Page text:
Ex-Post Office executive Angela van den Bogerd refuses to apologise for role in Horizon IT scandal

A former top Post Office executive has refused to apologise for her role in the Horizon IT scandal, insisting: “I didn’t knowingly do anything wrong”.

Angela van den Bogerd began her evidence to the Post Office Horizon IT Inquiry by saying that she is “sorry for the devastation” wrought on subpostmasters and their families.

But when pressed by Inquiry counsel Jason Beer KC, Ms van den Bogerd insisted she had been unaware of critical flaws in the Post Office’s IT system.

“You make no concession or admission that you did anything wrong”, said Mr Beer.

Ms van den Bogerd replied: “I didn’t knowingly do anything wrong.”

Challenged that in her witness statement she “doesn’t apologise for your role”, she told the inquiry she had been unaware of problems with Horizon and added: “I apologise for not getting to the answer more quickly.”

Opening her evidence, Ms van den Bogerd, who was played by Coronation Street actress Katherine Kelly in the ITV drama Mr Bates vs The Post Office, said she hoped her evidence would help the inquiry with getting the answers that subpostmasters "deserve".

"Saying sorry I know doesn't change what's happened”, she said.

"But I do want to say to everyone impacted by wrongful convictions and wrongful contract terminations that I am truly, truly sorry for the devastation caused to you, your family and friends.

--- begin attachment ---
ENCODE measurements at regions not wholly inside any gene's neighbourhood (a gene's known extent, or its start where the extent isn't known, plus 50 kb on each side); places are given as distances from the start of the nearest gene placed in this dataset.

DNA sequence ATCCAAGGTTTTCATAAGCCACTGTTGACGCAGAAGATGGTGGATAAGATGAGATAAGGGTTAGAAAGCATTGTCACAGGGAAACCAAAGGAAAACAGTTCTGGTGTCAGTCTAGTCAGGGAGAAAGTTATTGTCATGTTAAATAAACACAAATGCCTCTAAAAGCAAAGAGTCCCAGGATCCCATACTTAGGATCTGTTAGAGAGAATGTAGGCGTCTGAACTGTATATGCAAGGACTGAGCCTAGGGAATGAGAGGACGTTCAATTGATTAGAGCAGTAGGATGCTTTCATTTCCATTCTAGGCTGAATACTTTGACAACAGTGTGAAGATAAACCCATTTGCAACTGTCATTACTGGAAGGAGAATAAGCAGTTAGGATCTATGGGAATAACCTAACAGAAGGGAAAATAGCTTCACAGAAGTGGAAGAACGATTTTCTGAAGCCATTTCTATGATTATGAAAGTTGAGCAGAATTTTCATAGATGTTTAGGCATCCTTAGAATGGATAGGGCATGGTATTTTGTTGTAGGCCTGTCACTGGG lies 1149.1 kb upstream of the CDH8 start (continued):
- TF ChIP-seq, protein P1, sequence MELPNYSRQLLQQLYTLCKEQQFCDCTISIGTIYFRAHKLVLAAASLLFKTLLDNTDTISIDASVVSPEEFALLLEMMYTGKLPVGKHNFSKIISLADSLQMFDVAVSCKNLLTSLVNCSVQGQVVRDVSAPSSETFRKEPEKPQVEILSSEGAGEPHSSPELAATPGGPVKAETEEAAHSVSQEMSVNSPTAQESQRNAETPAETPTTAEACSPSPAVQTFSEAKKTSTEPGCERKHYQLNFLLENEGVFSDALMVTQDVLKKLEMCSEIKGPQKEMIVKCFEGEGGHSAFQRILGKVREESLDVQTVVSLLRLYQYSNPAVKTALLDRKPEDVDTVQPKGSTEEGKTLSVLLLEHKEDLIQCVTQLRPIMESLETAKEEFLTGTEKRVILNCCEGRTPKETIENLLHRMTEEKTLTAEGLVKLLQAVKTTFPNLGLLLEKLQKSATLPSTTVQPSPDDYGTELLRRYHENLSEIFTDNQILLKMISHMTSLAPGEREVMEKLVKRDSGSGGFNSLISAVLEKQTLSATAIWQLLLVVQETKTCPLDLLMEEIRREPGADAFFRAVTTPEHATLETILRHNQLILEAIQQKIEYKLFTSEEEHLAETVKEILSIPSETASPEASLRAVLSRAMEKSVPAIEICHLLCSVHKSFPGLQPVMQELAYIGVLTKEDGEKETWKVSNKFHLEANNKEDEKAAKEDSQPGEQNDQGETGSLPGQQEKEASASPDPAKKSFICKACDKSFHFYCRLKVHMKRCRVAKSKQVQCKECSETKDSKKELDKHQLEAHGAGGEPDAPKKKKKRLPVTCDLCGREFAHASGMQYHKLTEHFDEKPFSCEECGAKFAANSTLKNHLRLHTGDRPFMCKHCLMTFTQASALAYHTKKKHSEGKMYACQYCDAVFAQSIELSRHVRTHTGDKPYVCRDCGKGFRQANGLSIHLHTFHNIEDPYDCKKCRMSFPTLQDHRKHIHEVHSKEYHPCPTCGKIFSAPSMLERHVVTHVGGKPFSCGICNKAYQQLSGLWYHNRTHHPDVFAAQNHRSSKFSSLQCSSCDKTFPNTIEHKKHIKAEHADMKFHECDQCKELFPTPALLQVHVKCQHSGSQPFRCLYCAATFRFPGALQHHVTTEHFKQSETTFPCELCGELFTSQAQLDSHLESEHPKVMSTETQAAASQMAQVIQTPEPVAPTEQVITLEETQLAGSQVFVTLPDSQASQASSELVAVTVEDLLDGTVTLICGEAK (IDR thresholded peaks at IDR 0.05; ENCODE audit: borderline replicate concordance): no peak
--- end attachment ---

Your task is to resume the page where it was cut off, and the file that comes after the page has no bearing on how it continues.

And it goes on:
"I hope my evidence will assist this inquiry with getting to the answers you and so many others deserve."

Errors in the Post Office's Horizon IT system meant money appeared to be missing from many branch accounts when, in fact, it was not.

As a result, the government-owned organisation prosecuted more than 700 subpostmasters who were handed criminal convictions between 1999 and 2015.

The scandal represents one of the biggest miscarriages of justice in UK legal history. Since then, the Court of Appeal has quashed the convictions of more than 100 subpostmasters.

Ms van den Bogerd held various roles throughout her 35-year career at the Post Office, starting off as a network change operations manager, then on to head of network services, head of partnerships, director of support services and the director of people and change.

She was appointed as the Post Office's business improvement director in 2018, but stepped down from the role in 2020.

Mr Beer asked if her departure had been driven by a damning High Court ruling against the Post Office in a group litigation claim brought by subpostmasters.

The ruling identified 30 flaws in the Horizon system, in a major turning point in the battle for justice, and Ms van den Bogerd was personally heavily criticised by the judge.

But she told the inquiry her departure from Post Office was driven by “disillusionment” with the organisation’s actions after the court case, in terms of compensation for wronged subpostmasters.

“(The judgment) wasn’t a reason for me leaving the business, from my perspective”, she said.

“It was the fact we weren’t delivering on what we should deliver and I felt quite strongly about that”, she said, adding that more money was being spent by Post Office on solicitor fees than on compensation..

Ms van den Bogerd is also expected to place blame on tech firm Fujitsu, who created Horizon, for the scandal.

Hundreds of subpostmasters are still awaiting compensation despite the Government announcing that those whose convictions have been quashed are eligible for £600,000 payouts.

Ms van den Bogerd is due to give evidence through Thursday and Friday.